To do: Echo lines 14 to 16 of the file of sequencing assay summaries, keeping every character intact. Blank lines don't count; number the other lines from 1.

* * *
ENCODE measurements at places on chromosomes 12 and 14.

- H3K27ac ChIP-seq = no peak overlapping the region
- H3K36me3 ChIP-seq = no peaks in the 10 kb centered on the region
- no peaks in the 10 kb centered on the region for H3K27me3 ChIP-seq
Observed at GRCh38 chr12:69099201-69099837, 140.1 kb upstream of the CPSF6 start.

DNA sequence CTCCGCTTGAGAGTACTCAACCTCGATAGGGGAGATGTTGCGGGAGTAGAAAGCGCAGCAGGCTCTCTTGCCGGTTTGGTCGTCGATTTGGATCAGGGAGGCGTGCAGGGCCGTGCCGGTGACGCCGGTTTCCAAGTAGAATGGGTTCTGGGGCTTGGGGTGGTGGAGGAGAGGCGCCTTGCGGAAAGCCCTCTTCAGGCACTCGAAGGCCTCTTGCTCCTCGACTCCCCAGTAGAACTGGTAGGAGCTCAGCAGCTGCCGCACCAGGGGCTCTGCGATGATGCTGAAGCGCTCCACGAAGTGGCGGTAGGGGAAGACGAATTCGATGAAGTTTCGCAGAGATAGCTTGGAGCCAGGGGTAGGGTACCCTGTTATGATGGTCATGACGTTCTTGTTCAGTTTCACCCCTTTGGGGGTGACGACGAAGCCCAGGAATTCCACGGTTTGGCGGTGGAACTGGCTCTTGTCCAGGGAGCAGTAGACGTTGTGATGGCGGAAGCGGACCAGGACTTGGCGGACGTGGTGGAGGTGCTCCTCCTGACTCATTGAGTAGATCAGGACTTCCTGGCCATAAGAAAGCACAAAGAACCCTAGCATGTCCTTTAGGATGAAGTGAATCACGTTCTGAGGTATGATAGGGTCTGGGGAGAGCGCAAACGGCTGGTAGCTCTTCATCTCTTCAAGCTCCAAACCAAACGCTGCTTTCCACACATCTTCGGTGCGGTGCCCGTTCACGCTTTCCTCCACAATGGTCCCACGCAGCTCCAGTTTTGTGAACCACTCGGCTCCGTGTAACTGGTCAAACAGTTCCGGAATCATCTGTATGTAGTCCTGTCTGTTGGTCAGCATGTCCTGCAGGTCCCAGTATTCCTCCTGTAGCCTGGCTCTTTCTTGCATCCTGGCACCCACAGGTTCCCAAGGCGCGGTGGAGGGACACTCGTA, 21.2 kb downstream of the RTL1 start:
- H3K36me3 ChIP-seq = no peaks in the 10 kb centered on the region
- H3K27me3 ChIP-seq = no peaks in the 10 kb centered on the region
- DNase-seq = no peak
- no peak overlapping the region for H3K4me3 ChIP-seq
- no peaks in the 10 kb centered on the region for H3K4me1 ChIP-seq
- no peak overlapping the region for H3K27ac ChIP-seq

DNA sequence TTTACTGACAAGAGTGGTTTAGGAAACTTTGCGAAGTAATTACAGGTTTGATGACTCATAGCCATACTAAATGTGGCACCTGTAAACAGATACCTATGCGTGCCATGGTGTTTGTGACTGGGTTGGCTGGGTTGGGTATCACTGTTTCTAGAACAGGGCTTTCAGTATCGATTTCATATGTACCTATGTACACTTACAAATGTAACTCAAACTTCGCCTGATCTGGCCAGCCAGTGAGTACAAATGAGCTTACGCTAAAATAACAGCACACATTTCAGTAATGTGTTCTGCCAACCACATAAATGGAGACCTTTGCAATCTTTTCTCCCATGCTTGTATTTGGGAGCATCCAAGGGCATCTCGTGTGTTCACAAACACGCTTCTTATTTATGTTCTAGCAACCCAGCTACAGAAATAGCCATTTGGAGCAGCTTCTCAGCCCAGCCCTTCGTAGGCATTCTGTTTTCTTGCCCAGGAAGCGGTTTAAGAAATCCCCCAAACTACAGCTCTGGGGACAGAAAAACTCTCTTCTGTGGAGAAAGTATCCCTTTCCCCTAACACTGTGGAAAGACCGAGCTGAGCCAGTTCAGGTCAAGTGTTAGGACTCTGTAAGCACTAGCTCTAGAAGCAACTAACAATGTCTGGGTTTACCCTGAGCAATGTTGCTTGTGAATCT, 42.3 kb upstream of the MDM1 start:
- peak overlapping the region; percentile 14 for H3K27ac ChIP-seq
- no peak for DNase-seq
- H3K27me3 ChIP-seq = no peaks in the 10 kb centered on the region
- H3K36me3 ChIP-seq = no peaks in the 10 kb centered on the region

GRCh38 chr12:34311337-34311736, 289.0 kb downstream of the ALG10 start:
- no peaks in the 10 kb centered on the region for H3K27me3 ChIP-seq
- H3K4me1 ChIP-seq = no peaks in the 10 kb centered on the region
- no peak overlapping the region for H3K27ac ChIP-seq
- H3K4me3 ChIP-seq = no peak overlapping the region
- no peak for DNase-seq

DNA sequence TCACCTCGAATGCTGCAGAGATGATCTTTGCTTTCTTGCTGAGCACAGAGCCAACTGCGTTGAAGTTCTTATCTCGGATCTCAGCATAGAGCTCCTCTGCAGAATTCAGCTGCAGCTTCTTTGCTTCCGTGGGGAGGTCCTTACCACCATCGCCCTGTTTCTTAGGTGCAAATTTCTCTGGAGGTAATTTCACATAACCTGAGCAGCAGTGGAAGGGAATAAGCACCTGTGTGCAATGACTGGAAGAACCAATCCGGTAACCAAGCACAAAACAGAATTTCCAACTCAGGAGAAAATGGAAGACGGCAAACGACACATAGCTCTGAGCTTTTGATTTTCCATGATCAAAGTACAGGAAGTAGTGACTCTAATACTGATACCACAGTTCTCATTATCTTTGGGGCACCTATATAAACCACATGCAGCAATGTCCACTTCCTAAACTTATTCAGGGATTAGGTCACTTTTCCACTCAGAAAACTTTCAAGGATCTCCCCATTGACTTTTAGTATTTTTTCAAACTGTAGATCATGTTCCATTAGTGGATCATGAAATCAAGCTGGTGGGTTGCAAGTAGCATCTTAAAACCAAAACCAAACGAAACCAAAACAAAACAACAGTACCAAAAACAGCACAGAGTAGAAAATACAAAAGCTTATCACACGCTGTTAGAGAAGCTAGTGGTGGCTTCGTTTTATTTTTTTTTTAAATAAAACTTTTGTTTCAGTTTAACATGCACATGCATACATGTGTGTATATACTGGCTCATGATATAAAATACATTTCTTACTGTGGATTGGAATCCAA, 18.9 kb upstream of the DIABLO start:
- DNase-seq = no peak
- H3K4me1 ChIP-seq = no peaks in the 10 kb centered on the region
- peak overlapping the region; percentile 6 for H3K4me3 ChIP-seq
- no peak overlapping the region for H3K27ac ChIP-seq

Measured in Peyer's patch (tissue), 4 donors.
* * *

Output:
- peak overlapping the region; percentile 14 for H3K27ac ChIP-seq
- no peak for DNase-seq
- H3K27me3 ChIP-seq = no peaks in the 10 kb centered on the region